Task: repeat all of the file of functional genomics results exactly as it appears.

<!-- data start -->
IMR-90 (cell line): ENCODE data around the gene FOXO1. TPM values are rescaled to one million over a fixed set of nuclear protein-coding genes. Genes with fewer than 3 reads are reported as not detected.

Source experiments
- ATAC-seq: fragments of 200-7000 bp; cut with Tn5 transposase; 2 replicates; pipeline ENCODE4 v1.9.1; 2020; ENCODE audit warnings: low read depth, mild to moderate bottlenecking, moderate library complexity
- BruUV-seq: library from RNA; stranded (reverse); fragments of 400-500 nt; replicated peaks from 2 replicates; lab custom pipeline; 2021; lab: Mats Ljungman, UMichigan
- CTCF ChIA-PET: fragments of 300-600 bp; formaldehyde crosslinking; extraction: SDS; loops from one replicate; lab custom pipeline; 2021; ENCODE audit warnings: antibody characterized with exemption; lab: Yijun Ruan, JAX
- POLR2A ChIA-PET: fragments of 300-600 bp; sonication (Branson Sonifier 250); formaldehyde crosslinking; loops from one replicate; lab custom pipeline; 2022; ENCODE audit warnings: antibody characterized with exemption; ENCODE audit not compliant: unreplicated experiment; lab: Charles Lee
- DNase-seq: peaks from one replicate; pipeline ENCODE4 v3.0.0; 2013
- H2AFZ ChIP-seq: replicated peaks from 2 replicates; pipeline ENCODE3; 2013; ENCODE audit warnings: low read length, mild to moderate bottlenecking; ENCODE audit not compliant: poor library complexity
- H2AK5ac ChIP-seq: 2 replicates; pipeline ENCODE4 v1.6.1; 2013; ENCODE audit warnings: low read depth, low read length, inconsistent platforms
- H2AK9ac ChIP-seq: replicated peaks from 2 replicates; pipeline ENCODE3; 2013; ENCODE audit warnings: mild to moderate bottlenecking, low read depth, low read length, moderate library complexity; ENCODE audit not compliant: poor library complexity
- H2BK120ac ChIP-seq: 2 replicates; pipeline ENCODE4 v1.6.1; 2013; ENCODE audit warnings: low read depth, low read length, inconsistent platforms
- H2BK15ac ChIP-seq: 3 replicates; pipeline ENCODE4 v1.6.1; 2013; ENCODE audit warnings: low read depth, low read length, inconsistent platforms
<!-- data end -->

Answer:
IMR-90 (cell line): ENCODE data around the gene FOXO1. TPM values are rescaled to one million over a fixed set of nuclear protein-coding genes. Genes with fewer than 3 reads are reported as not detected.

Source experiments
- ATAC-seq: fragments of 200-7000 bp; cut with Tn5 transposase; 2 replicates; pipeline ENCODE4 v1.9.1; 2020; ENCODE audit warnings: low read depth, mild to moderate bottlenecking, moderate library complexity
- BruUV-seq: library from RNA; stranded (reverse); fragments of 400-500 nt; replicated peaks from 2 replicates; lab custom pipeline; 2021; lab: Mats Ljungman, UMichigan
- CTCF ChIA-PET: fragments of 300-600 bp; formaldehyde crosslinking; extraction: SDS; loops from one replicate; lab custom pipeline; 2021; ENCODE audit warnings: antibody characterized with exemption; lab: Yijun Ruan, JAX
- POLR2A ChIA-PET: fragments of 300-600 bp; sonication (Branson Sonifier 250); formaldehyde crosslinking; loops from one replicate; lab custom pipeline; 2022; ENCODE audit warnings: antibody characterized with exemption; ENCODE audit not compliant: unreplicated experiment; lab: Charles Lee
- DNase-seq: peaks from one replicate; pipeline ENCODE4 v3.0.0; 2013
- H2AFZ ChIP-seq: replicated peaks from 2 replicates; pipeline ENCODE3; 2013; ENCODE audit warnings: low read length, mild to moderate bottlenecking; ENCODE audit not compliant: poor library complexity
- H2AK5ac ChIP-seq: 2 replicates; pipeline ENCODE4 v1.6.1; 2013; ENCODE audit warnings: low read depth, low read length, inconsistent platforms
- H2AK9ac ChIP-seq: replicated peaks from 2 replicates; pipeline ENCODE3; 2013; ENCODE audit warnings: mild to moderate bottlenecking, low read depth, low read length, moderate library complexity; ENCODE audit not compliant: poor library complexity
- H2BK120ac ChIP-seq: 2 replicates; pipeline ENCODE4 v1.6.1; 2013; ENCODE audit warnings: low read depth, low read length, inconsistent platforms
- H2BK15ac ChIP-seq: 3 replicates; pipeline ENCODE4 v1.6.1; 2013; ENCODE audit warnings: low read depth, low read length, inconsistent platforms